• Compatibility

    13. Nurses typically work long shifts, often working 12-hour days rather than the traditional 8-hour workday, and oftentimes are required to work overtime. Tell me why you think you are prepared for these long days.

  • Competency

    14. What do you feel is your strongest clinical skill and why?

  • Diligence

    15. Our company sees patients in multiple specialty areas, and many times we ask our nurses to cross-train to different specialties. Tell me how you will respond if you are asked to cross-train.

  • Direct

    16. What nursing organizations do you belong to, and why did you choose them?

  • Direct

    17. Can you tell us your top three considerations when choosing a possible employer?

  • Discovery

    18. Why do you think that you are a great fit for our organization?

  • Discovery

    19. Describe one of your weaknesses.

  • Discovery

    20. In your opinion, what are the three most important qualities a nurse should possess?

  • Discovery

    21. Where would you like to be in five years personally?

  • Discovery

    22. Describe one of your strengths.

  • Discovery

    23. Who influenced you the most in your life?

  • Discovery

    24. What value can you add to our team in terms of personal attributes, education, and skills?

  • Discovery

    25. Most nursing positions are not your typical nine-to-five jobs. Tell me about your willingness to work non-traditional hours.

  • Discovery

    26. Because nursing is a very challenging career, many nurses face burnout. How will you prevent becoming burned out?

  • Discovery

    27. What inspired you to pursue a career in the nursing field?

  • Discovery

    28. Describe your strongest non-clinical skill that will be most beneficial to you in your nursing career.

  • Education

    29. What was the most challenging part of your nursing education?

  • Education

    30. What was your favorite clinical rotation during nursing school?

  • Education

    31. Can you tell me about your academic background and any additional training or certifications?

  • Experience

    32. Tell me about your prior work experience prior to completing nursing school.

  • Experience

    33. Aside from your clinical rotations, tell me about your experience caring for patients.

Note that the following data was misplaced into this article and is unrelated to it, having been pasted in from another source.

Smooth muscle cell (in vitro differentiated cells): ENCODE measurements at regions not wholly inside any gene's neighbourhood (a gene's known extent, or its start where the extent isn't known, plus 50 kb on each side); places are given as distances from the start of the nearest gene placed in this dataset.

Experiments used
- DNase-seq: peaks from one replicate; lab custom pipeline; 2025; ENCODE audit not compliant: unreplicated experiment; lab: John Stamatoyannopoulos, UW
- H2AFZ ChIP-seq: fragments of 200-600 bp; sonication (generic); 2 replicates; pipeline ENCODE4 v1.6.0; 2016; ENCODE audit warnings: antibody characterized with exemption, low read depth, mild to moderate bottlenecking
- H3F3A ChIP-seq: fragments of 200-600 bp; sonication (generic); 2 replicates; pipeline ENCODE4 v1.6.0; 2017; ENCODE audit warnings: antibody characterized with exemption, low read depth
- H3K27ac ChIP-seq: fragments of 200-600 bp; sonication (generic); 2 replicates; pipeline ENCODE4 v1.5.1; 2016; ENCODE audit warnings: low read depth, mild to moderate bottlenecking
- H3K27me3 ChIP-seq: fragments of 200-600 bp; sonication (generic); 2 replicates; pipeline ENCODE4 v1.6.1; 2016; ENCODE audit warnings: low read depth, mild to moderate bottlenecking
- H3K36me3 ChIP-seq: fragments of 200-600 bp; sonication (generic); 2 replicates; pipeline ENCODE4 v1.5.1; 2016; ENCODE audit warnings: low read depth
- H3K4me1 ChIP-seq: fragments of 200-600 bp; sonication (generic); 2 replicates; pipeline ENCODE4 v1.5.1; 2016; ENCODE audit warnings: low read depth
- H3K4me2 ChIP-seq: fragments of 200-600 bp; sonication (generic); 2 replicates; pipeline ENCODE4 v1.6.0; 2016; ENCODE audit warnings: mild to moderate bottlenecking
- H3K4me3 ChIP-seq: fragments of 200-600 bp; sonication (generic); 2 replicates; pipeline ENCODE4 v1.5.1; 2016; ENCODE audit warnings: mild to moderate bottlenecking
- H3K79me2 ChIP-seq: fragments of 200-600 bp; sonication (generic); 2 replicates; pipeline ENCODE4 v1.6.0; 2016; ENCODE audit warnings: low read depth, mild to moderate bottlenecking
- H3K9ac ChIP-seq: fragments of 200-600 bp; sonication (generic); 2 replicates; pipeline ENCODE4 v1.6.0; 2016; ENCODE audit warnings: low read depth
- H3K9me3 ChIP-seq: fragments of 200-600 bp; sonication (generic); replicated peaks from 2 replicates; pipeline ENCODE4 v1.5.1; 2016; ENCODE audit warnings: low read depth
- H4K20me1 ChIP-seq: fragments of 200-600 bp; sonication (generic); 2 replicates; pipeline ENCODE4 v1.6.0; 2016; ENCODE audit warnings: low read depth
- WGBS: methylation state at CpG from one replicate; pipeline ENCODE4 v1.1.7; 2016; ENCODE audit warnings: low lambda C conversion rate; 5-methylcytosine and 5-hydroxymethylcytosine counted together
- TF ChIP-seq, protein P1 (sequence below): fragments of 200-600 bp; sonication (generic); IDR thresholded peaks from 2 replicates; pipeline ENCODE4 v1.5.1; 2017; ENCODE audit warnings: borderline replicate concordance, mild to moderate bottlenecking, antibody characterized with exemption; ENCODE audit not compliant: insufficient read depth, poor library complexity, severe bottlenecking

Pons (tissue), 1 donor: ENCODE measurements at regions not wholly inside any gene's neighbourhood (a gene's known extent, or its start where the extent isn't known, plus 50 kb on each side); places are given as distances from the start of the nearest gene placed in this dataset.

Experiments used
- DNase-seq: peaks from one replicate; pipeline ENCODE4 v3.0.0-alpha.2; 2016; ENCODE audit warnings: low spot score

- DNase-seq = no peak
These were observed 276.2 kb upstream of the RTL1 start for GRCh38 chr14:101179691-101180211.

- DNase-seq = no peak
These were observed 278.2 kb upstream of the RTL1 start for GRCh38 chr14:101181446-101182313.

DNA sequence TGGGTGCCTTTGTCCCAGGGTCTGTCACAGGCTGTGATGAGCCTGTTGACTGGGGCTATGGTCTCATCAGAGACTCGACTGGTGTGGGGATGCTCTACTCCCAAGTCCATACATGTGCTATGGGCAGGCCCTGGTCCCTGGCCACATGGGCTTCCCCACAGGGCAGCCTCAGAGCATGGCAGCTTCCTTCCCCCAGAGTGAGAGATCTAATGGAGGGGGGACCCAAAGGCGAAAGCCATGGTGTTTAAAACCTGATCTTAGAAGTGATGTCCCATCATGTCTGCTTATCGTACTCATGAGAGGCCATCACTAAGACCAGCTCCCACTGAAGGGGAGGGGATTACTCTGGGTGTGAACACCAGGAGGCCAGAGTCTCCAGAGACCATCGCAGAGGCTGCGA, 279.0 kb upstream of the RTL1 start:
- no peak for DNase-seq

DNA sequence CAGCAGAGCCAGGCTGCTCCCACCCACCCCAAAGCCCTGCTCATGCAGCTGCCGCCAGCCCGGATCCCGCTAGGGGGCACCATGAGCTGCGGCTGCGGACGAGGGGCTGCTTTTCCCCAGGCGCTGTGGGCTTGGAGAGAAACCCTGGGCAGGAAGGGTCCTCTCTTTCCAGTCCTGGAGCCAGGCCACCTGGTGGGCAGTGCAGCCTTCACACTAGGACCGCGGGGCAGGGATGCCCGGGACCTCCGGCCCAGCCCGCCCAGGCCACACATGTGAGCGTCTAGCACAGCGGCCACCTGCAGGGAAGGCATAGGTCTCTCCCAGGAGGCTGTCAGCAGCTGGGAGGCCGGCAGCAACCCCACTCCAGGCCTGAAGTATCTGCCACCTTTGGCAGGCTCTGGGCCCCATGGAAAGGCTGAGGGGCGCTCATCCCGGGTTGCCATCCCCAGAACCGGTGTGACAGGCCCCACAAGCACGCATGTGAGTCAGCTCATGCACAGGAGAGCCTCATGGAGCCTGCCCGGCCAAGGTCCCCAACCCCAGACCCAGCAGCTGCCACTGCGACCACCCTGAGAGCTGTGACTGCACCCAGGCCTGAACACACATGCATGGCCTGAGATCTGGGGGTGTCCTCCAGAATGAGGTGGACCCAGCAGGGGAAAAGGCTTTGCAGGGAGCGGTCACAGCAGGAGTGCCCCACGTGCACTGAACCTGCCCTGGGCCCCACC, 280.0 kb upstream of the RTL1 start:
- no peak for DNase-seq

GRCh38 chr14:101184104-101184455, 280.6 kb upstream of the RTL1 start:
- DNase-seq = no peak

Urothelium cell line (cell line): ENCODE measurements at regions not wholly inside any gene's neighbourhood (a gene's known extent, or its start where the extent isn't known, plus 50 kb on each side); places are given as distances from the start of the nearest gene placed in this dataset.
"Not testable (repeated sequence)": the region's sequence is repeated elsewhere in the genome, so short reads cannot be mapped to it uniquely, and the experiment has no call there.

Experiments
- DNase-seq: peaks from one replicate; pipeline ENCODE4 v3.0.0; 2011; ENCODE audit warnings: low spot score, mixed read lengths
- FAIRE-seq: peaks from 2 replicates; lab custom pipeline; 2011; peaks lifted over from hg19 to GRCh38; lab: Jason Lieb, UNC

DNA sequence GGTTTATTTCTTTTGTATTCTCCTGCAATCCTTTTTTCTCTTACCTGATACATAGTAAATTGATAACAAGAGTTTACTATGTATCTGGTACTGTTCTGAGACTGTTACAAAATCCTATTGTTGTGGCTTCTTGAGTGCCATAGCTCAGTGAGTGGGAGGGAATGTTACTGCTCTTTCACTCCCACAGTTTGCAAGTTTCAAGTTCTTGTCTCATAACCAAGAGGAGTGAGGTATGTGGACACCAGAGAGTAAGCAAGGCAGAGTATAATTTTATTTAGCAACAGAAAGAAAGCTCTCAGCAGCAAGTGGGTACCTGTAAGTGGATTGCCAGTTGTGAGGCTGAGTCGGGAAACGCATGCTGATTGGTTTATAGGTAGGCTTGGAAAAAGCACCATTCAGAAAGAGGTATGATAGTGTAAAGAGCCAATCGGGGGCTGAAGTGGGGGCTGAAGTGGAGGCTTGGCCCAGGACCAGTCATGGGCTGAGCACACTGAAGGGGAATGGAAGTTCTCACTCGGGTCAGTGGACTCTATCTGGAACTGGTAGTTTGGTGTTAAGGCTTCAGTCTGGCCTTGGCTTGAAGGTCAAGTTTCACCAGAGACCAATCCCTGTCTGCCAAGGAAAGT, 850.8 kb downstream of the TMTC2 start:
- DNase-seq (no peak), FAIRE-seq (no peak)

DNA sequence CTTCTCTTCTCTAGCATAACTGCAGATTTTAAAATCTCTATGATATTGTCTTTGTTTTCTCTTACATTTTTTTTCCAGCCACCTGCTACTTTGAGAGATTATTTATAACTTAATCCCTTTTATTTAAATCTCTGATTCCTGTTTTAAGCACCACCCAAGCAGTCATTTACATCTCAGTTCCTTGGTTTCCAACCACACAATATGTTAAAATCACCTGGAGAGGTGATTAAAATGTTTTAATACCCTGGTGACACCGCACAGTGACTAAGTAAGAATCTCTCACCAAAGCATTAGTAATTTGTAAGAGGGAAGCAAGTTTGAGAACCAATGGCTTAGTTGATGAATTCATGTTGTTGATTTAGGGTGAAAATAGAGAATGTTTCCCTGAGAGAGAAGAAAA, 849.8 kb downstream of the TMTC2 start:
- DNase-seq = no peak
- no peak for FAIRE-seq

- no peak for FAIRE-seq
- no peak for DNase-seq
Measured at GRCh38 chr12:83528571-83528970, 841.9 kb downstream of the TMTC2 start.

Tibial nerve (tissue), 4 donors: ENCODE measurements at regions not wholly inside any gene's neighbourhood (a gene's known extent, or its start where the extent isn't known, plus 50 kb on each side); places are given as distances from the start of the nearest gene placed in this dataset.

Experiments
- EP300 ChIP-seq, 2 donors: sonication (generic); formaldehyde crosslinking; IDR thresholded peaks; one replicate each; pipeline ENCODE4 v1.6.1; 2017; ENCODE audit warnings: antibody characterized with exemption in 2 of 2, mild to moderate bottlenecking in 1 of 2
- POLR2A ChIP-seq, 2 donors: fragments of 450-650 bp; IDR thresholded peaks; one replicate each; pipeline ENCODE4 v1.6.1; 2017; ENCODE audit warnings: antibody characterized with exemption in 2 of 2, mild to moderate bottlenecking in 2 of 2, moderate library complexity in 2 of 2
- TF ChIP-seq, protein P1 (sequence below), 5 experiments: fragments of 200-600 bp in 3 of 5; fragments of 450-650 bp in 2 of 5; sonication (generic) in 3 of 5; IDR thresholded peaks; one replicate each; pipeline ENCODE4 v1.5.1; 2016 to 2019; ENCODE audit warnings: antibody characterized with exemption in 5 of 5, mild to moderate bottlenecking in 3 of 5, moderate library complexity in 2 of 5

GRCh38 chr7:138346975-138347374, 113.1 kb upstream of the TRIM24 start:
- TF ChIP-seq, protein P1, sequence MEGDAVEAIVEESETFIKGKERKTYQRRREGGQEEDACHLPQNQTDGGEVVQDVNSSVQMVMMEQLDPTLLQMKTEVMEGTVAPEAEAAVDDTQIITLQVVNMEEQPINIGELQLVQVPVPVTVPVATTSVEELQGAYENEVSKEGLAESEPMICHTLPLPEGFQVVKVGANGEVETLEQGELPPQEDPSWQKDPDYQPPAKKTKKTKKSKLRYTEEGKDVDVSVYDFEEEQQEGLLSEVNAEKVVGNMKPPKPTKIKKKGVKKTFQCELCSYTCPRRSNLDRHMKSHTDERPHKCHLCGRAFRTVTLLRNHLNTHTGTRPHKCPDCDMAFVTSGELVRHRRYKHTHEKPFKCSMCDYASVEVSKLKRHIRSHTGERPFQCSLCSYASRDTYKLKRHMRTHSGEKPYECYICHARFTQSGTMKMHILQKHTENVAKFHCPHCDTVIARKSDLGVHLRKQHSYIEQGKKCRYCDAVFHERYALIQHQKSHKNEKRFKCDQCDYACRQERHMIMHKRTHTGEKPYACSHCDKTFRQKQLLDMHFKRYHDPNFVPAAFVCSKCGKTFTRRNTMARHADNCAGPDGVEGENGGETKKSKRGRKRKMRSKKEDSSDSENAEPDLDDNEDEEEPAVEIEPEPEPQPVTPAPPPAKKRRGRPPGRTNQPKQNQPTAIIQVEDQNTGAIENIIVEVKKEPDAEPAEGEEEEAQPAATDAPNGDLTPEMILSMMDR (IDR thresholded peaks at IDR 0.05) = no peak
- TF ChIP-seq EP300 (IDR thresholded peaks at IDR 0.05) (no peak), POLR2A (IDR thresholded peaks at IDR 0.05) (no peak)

• Operational

    34. How do you maintain confidentiality in the workplace?

  • Organizational

    35. What routines or tools do you use to keep yourself accountable at work?

  • Situational

    36. Nurses experience vast diversity when caring for patients. How do you deal with different perspectives and philosophies in the workplace?

  • Situational

    37. As an entry-level nurse, tell me how you will handle situations where more experienced nurses on your team may not be very welcoming or helpful to you.

  • Situational

    38. How would you handle a patient who disagrees with you?

  • Situational

    39. How would you respond if you are asked to perform a clinical procedure or task that is within your scope of work but you feel uncomfortable with.

  • Stress

    40. Nursing can be a high-stress, unpredictable, and fast-paced environment. Tell me about your previous experience working in such an environment and how it has prepared you for a career in nursing.

  • Questions to Ask the Interviewer

    Before your interview, do as much research as possible on the organization, facility, employee and patient reviews, mission, values, etc. Make note of anything that stands out to you and questions you may have as there will likely be a point at the end of the one-on-one or panel interview where the interviewer(s) give you an opportunity to ask questions. Interviewers genuinely want to help clarify anything you may not understand about the program or process, so take this time to ask questions. Actively listen during the interview and ask any follow-up questions you might have based on what the interviewer has said.

    Here is a list of 5 meaningful questions you could consider asking:

    1. How soon could I expect to hear back after this interview and what would the next steps in the process look like?

    2. From reviewing your profile on the company website (or LinkedIn), it looks like you've been with the organization X years. What keeps you with X organization? or What is your favorite part about working at the organization?

    3. Can you tell me more about your management style (If you're interviewing directly with your potential hiring manager)

    4. What does the onboarding, orientation, and training look like for new graduates?

    5. Is there anything we've discussed that you'd like me to provide more information on or elaborate on?

    About the Author

    I began my healthcare career when I was a sophomore in high school and became an STNA (state-tested nursing assistant) at a local long-term care facility. I then went on to work as a nursing assistant at a local hospital and home healthcare agency. During that time, I pursued my Bachelor's in Business Administration: Human Resource Management and transitioned to working for one of the largest long-term care and post-acute rehab companies in the country. I supported the talent acquisition function and in the span of 8 years, I screened and interviewed over 1,500 nurse aides, LPNs, and RNs.

    I hold a very special place in my heart for nurses, as it's often a thankless and tiresome job. Not everyone is cut out to be a nurse and I have great respect and admiration for those that choose this career path. As a content writer and interview coach for MockQuestions, my goal is to help you prepare and succeed in your upcoming interview. This article offers interview tips and advice along with 40 practice interview questions and answer examples to help you better understand what to expect and prepare for interview day! Wishing you the best of luck!

    Learn more about Jaymie Payne